Laparoscopic Hysterectomy

What is laparoscopic Hysterectomy?

Laparoscopic hysterectomy is a minimally invasive surgical procedure to remove the uterus and cervix with or without the ovaries. A small incision is made in the navel through which a tiny camera is inserted. The surgeon watches the image from this camera on a TV monitor while performing the procedure. Two to three other tiny incisions are made in the lower abdomen. Through these, specialized instruments are inserted and used for the removal process.

Anatomy of Vagina - gynecology specialist doctor chennai - dr deepa ganesh

How is a laparoscopic hysterectomy done?

The procedure is performed under a general anaesthetesia by athe gynaecologist. A drip is inserted into your arm. A catheter (a tube for urine drainage) is inserted after you have been anaesthetised. A small incision is made either in or just below your umbilicus. The abdomen is inflated with gas and an optical instrument, called a laparoscope (similar to a telescope) is inserted to visualise the internal organs. Further small incisions may be made on your abdomen. The uterus and cervix are removed with or without both ovaries vaginally. The wounds are closed in layers. The procedure itself takes approximately one to two hours.

Actual Image - Total laparoscopic hysterectomy - dr deepa ganesh

Types of Hysterectomy

Partial Laparoscopic Hysterectomy specialist in chennai

Partial Hysterectomy

Subtotal or Partial Hysterectomy – where uterus alone is removed.

Total Laparoscopic Hysterectomy specialist in chennai

Total Hysterectomy

Total Hysterectomy – where uterus and cervix are removed.

Hysterectomy & bilateral salpingo-oophorectomy

Hysterectomy & bilateral salpingo-oophorectomy

Uterus, fallopian tubes and ovaries are removed.

Who should go for hysterectomy?

  • Fibroids

    These are benign tumors that grow inside the uterus. Fibroids can cause persistent bleeding, anemia, pelvic pain, and/or bladder pressure.

  • Endometriosis

    This is a condition in which uterine tissue grows outside the uterus—on the ovaries, fallopian tubes, or elsewhere in the body. Endometriosis can cause painful menstrual periods and/or heavy bleeding, and can sometimes cause infertility.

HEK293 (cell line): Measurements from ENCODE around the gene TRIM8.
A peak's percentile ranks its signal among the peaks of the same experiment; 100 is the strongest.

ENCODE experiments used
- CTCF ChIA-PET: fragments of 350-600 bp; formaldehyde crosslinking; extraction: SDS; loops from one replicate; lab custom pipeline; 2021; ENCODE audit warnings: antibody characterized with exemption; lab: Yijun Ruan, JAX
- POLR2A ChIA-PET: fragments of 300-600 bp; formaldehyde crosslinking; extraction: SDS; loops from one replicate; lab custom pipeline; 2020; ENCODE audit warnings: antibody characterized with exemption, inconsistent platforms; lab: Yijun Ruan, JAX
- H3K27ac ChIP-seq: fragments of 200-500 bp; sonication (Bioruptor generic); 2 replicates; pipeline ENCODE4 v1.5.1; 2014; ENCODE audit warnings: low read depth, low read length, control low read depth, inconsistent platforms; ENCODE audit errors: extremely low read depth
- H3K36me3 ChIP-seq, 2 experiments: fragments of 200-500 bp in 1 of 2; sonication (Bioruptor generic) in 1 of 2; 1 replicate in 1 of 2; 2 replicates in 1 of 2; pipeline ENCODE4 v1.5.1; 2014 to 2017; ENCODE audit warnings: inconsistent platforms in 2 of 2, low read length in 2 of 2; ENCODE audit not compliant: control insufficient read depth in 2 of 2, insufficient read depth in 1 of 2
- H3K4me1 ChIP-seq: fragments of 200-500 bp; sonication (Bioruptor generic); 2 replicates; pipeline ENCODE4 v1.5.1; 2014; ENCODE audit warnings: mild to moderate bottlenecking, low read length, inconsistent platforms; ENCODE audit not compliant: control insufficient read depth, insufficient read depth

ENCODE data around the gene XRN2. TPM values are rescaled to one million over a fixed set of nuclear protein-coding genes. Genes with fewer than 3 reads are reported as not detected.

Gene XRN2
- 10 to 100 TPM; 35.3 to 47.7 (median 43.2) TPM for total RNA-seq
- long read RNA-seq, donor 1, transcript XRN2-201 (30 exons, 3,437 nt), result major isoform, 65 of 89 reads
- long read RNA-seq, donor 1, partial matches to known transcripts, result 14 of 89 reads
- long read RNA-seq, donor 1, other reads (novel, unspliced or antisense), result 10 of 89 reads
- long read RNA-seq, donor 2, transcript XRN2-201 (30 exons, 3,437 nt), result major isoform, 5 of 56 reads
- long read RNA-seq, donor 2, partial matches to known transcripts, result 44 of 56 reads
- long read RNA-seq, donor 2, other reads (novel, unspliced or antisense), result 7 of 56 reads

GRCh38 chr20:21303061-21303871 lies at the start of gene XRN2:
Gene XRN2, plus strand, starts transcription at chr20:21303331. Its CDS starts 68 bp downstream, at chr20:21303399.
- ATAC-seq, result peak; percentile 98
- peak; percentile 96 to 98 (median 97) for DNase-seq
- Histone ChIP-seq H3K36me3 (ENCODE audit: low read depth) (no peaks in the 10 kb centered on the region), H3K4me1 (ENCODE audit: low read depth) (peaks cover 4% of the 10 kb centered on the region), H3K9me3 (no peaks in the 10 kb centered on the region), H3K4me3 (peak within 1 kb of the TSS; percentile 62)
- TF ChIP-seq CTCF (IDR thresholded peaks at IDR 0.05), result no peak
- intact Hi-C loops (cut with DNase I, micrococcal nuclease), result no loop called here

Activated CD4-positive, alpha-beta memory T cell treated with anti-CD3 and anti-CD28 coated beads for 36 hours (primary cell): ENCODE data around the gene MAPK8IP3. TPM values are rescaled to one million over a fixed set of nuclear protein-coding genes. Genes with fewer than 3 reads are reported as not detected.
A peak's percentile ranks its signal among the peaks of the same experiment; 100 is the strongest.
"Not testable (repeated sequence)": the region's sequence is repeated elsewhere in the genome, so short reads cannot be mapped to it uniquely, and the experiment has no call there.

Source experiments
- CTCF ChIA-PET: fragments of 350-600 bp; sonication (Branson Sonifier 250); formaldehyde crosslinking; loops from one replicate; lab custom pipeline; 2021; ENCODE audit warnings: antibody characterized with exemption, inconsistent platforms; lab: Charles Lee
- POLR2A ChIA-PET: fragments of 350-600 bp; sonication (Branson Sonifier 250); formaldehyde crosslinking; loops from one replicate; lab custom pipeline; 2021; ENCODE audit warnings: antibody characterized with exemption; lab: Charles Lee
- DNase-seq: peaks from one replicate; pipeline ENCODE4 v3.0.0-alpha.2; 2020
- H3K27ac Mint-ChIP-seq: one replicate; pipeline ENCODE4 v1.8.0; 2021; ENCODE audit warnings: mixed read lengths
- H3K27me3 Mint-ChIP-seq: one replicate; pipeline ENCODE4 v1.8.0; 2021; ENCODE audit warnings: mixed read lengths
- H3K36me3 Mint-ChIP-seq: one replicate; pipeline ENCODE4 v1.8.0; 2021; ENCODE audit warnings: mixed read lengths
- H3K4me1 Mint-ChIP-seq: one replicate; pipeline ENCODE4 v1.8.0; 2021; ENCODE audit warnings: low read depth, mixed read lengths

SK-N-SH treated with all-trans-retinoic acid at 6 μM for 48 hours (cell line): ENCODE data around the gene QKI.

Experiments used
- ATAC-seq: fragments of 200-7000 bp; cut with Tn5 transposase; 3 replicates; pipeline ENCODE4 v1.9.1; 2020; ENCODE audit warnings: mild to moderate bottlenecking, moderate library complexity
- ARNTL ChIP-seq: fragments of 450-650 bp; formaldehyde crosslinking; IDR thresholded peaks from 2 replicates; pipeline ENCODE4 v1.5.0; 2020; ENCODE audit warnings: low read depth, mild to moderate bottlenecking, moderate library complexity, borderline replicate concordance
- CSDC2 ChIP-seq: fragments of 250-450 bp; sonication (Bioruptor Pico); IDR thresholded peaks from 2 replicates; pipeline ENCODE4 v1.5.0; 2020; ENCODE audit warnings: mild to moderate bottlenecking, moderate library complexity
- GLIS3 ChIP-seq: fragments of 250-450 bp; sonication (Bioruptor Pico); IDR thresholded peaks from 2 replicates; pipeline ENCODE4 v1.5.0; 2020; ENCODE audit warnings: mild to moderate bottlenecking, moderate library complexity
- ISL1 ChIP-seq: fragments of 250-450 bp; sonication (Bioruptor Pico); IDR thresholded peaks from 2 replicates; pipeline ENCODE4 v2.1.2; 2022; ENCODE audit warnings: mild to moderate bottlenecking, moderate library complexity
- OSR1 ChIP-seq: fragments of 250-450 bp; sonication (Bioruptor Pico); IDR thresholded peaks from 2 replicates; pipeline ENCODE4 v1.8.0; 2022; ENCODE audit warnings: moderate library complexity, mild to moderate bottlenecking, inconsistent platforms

• Adenomyosis

    Here the tissue that lines the womb begins to grow within the muscle wall of the womb. This can cause severely painful periods. In peri-menopausal or menopausal women, hysterectomy may be a treatment option where all other alternatives have failed.

  • Uterine Prolapse

    If the ligaments and tissues supporting the uterus become weakened, the uterus can slip down into the vagina. Uterine prolapse can lead to urinary incontinence, a feeling of pelvic pressure, or difficulty with bowel movements.

  • Gynecological Cancer

    Hysterectomy is often part of treatment for cancer of the uterus, cervix, ovaries, and/or fallopian tubes.

  • Persistent Vaginal Bleeding

    Heavy, irregular periods that consistently last longer than 5–7 days may be treated with hysterectomy when other treatments are ineffective.

  • Pelvic Inflammatory Disease

    This condition occurs due to bacterial infection of the female reproductive system. In the early stages, it can be treated with antibiotics. However, if the infection spreads, it can lead to long-term damage and pain. In these cases, a hysterectomy may be considered.

  • Chronic Pelvic Pain

    In some cases, no cause is found for this condition. Hysterectomy may be performed as a last resort when other treatments have failed.

Benefits of Laparoscopic Hysterectomy

A laparoscopic hysterectomy requires only a few small incisions, compared to a traditional abdominal hysterectomy which is done through a 3-5 inch incision. Visualization of pelvic anatomy is superior with laparoscopy. As a result, there is less blood loss, less scarring, and less post-operative pain. A laparoscopic hysterectomy is usually done as a daycare procedure whereas a traditional hysterectomy usually requires a 5-7 days hospital stay. The recovery period for this laparoscopic procedure is 1-2 weeks, compared with 4-6 weeks after a traditional hysterectomy.

The risks of blood loss, pain, infection and scarring are lower with laparoscopic hysterectomy than with abdominal hysterectomy. In experienced hands, laparoscopic hysterectomy takes about the same length of time as abdominal hysterectomy and involves no greater risk.

Visit our Frequently Asked Questions on laparoscopic treatment section to know what you should do before, on the day and after laparoscopic procedure.

Blog articles on hysterectomy

3D Laparoscopic Surgery specialist - dr deepa ganesh

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